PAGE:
• Michigan Council on Crime and Delinquency

Macomb juvenile officials testify to back Senator's effort to raise age of juveniles in court

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Macomb County’s top two juvenile court administrative officials favor legislation that would raise the age for adult criminal court from 17 to 18.

Nicole Faulds, the court administrator, and David Joseph, the program director, appeared at the state Capitol in Lansing for the second straight week to testify in front of the Senate Judiciary Committee chaired by state Sen.

Peter Lucido, who touts a "raise the age" mantra.

Currently, a 17-year-old who commits a crime is charged as an adult.

Lucido (R-Shelby Township) wants to raise the age to align Michigan with most other states and because the juvenile system focuses more on treatment and rehabilitation than the adult system, which focuses more on punishment.

“This isn’t about being soft on crime,” Lucido told The Macomb Daily on Thursday. “This is about being right with our children whose brains aren’t fully developed (at 17).”

Faulds and Joseph said they testified about progressive efforts in the Juvenile Division of Macomb County Circuit Court that have led to fewer juvenile petitions and a significant drop in detainees in the county youth home. The Juvenile Justice Center has capacity for 140 juveniles but currently houses only 33, and five of those are from St. Clair County, which contracts with Macomb to house its juvenile detainees. There are also another nine in residential placements outside the facility.

“Our numbers have been declining for years,” Faulds told The Macomb Daily on Thursday afternoon.

The decline has come from “taking a more social work approach to (delinquent) kids and families.”

“It doesn’t mean we don’t hold kids accountable, but we look at how we can get an individualized outcome for the kid and the family’s needs addressed,” she said. “We’ve prevented future delinquent behavior by preventing them from going deeply in the system."

“We got a lot of attention for being ahead of the curve,” Joseph said.

They commended chief Judge James Biernat Jr. for supporting their efforts.

Macomb juvenile officials instituted a diversion program several years ago that focuses on treatment, and more recently has trained juvenile officers on “motivational interviewing,” which the Nebraska Juvenile Justice

Association says is “used to address … ambivalence toward personal change” and to prepare a minor “to achieve positive outcomes based on their own motivation, which can include readiness for treatment and life change.”

The raise-the-age effort is part of a 13-bill package by Lucido, a lawyer, that would also address other issues in the justice system.

Raising the age has received a great deal of support statewide and locally, including from county Prosecutor Eric Smith, who backs it as long as the “automatic waiver” remains for juveniles aged 14, 15 and 16 who are charged with certain violent crimes, such as murder, rape and carjacking. The waiver means the defendant is automatically tried as an adult, although a judge can rule to sentence him or her as a juvenile.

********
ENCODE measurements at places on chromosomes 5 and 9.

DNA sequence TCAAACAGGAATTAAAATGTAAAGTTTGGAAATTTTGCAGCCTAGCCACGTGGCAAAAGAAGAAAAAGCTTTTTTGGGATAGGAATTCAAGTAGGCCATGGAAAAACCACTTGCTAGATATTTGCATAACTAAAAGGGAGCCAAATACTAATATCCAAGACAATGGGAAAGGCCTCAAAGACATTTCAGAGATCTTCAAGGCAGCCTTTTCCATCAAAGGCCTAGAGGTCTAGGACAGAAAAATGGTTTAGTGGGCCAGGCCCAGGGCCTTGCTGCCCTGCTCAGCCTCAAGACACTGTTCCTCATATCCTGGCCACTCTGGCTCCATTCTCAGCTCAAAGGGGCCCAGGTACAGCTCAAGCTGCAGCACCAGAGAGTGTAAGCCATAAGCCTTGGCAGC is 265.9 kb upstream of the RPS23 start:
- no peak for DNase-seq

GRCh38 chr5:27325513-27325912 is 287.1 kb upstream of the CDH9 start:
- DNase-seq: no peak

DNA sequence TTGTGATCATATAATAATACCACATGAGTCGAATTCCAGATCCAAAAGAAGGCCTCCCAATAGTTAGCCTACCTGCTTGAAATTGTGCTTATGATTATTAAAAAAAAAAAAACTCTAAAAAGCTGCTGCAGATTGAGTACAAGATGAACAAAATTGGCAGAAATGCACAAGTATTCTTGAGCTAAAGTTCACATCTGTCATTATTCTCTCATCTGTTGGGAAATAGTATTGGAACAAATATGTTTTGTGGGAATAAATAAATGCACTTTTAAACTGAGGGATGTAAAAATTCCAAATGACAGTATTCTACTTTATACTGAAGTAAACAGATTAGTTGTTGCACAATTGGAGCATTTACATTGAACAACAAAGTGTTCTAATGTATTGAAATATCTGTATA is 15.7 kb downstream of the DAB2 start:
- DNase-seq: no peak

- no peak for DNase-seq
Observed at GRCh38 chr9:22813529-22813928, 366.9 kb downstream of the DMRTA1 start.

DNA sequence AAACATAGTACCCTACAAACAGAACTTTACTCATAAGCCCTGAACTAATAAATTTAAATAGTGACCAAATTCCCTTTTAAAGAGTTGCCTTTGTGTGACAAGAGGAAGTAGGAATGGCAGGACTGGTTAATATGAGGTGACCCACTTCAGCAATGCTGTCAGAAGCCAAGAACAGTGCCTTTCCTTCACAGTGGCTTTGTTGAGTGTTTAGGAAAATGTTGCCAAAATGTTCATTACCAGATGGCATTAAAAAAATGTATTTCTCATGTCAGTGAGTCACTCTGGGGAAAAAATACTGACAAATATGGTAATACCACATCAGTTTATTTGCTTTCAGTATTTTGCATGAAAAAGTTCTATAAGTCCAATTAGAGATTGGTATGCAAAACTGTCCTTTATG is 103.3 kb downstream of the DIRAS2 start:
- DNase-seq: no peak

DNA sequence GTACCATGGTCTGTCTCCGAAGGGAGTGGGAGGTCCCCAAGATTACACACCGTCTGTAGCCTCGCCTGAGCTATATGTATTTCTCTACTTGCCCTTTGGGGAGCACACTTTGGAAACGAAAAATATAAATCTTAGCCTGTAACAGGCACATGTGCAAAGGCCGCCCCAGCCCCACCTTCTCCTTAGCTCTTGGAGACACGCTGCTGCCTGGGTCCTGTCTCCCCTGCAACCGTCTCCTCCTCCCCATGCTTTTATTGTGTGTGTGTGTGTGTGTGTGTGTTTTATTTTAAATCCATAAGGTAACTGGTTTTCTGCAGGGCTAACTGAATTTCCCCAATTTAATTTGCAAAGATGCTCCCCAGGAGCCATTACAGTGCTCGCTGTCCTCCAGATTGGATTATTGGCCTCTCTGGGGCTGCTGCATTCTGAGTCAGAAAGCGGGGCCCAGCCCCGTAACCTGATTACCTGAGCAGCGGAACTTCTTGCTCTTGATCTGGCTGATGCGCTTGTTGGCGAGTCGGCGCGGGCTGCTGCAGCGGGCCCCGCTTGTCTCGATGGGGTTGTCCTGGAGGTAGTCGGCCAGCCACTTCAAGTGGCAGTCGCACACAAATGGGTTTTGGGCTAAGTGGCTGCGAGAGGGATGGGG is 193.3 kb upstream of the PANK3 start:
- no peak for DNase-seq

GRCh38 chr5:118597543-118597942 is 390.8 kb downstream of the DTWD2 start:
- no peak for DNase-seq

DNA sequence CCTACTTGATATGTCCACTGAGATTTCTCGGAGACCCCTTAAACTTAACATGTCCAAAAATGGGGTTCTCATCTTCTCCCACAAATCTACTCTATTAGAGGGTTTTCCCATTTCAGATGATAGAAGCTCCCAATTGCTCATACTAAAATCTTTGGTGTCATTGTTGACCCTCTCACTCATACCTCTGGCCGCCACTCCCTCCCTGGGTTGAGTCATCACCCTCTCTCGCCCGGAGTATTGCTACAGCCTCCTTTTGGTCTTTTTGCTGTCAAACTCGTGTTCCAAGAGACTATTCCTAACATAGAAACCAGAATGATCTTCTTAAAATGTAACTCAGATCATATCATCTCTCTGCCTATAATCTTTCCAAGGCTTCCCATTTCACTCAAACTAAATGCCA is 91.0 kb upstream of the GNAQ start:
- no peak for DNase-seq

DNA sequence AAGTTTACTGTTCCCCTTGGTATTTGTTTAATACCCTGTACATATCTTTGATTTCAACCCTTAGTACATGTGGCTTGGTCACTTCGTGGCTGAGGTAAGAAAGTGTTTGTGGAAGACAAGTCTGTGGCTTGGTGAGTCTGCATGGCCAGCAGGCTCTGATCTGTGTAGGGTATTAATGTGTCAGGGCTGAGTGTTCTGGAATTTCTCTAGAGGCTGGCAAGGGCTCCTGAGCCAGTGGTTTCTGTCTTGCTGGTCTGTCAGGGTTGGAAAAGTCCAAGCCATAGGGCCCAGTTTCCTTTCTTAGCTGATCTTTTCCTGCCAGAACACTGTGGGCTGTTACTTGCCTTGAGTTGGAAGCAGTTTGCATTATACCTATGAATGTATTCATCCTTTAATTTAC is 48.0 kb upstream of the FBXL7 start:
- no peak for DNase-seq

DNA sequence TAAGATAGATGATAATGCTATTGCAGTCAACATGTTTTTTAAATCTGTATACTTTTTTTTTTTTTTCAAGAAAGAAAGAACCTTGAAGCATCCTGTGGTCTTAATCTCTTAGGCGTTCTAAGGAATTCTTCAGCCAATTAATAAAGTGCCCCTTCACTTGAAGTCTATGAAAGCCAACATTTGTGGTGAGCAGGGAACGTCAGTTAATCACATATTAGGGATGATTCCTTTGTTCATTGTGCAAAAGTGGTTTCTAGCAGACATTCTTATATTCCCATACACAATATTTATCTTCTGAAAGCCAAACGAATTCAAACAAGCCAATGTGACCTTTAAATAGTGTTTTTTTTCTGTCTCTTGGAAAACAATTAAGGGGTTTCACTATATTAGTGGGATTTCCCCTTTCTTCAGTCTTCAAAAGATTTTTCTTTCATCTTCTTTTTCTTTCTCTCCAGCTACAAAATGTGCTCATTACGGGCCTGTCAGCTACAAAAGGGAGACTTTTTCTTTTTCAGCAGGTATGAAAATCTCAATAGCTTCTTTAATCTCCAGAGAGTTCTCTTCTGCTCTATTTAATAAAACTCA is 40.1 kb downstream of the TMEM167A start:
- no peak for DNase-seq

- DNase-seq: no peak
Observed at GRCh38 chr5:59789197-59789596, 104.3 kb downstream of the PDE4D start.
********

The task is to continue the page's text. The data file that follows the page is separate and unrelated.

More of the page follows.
“I don’t want to see Michigan trail behind the overwhelming trend (nationally) that 17-year-olds are charges as juveniles,” Smith said.

Lucido noted the inconsistency of family and criminal courts in Michigan classifying 17-year-olds differently, at times creating difficult legal situations.

Faulds pointed out that at 17, most kids are still in high school.

Only four states charge 17-year-olds as adults. Nine states increased the age in the past decade, many since the 2012 U.S. Supreme Court decision that declared an automatic life-without-parole sentences for juveniles – those under 18 – violate the Constitution because it they constitute “cruel and unusual punishment.”

A stumbling block is cost. A 2018 report estimated that raising the age would increase the cost by $27 million and $61 million annually because juvenile rehabilitation and treatment programs are more expensive.

The juvenile system is funded half by the state Department of Health and Human Services and half by counties.

Joseph said they participated with Lucido and other state officials in a “work group” Wednesday night to address funding. Lucido said the counties want to be reciprocated for the additional expense, but he doesn't want it to result in a "money grab." The legislation would require counties to choose one of two mechanisms to be reimbursed by the state for adding 17-year-olds to the system.

Lucido hopes to bring the package to a vote soon, likely after the spring break but possibly earlier. The matter may have to be considered by the Senate Appropriations Committee.

The legislation would then to go to the full Senate for a vote, and if it passes, would move to the House of Representatives.

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